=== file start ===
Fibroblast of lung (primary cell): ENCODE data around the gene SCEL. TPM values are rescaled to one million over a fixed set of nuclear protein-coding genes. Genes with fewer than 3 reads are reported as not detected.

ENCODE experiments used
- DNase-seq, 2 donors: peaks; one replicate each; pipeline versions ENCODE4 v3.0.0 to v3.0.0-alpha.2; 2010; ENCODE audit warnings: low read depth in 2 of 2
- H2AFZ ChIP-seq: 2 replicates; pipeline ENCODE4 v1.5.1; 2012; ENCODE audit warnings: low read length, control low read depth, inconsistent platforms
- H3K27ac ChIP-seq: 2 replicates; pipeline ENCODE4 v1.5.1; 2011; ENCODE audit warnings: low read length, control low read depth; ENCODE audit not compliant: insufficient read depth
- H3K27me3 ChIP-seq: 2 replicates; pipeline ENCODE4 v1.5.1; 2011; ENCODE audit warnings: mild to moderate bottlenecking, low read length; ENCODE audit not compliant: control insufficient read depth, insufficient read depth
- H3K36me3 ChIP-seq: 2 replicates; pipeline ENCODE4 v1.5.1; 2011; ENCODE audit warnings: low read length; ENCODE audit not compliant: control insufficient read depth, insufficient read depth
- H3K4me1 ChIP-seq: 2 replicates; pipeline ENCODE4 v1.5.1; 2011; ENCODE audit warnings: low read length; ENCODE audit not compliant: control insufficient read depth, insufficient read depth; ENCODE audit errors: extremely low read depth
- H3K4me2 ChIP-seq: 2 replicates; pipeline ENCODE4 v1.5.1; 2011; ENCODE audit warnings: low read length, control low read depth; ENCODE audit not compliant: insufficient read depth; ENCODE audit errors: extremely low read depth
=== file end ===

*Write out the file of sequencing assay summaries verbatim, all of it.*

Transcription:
Fibroblast of lung (primary cell): ENCODE data around the gene SCEL. TPM values are rescaled to one million over a fixed set of nuclear protein-coding genes. Genes with fewer than 3 reads are reported as not detected.

ENCODE experiments used
- DNase-seq, 2 donors: peaks; one replicate each; pipeline versions ENCODE4 v3.0.0 to v3.0.0-alpha.2; 2010; ENCODE audit warnings: low read depth in 2 of 2
- H2AFZ ChIP-seq: 2 replicates; pipeline ENCODE4 v1.5.1; 2012; ENCODE audit warnings: low read length, control low read depth, inconsistent platforms
- H3K27ac ChIP-seq: 2 replicates; pipeline ENCODE4 v1.5.1; 2011; ENCODE audit warnings: low read length, control low read depth; ENCODE audit not compliant: insufficient read depth
- H3K27me3 ChIP-seq: 2 replicates; pipeline ENCODE4 v1.5.1; 2011; ENCODE audit warnings: mild to moderate bottlenecking, low read length; ENCODE audit not compliant: control insufficient read depth, insufficient read depth
- H3K36me3 ChIP-seq: 2 replicates; pipeline ENCODE4 v1.5.1; 2011; ENCODE audit warnings: low read length; ENCODE audit not compliant: control insufficient read depth, insufficient read depth
- H3K4me1 ChIP-seq: 2 replicates; pipeline ENCODE4 v1.5.1; 2011; ENCODE audit warnings: low read length; ENCODE audit not compliant: control insufficient read depth, insufficient read depth; ENCODE audit errors: extremely low read depth
- H3K4me2 ChIP-seq: 2 replicates; pipeline ENCODE4 v1.5.1; 2011; ENCODE audit warnings: low read length, control low read depth; ENCODE audit not compliant: insufficient read depth; ENCODE audit errors: extremely low read depth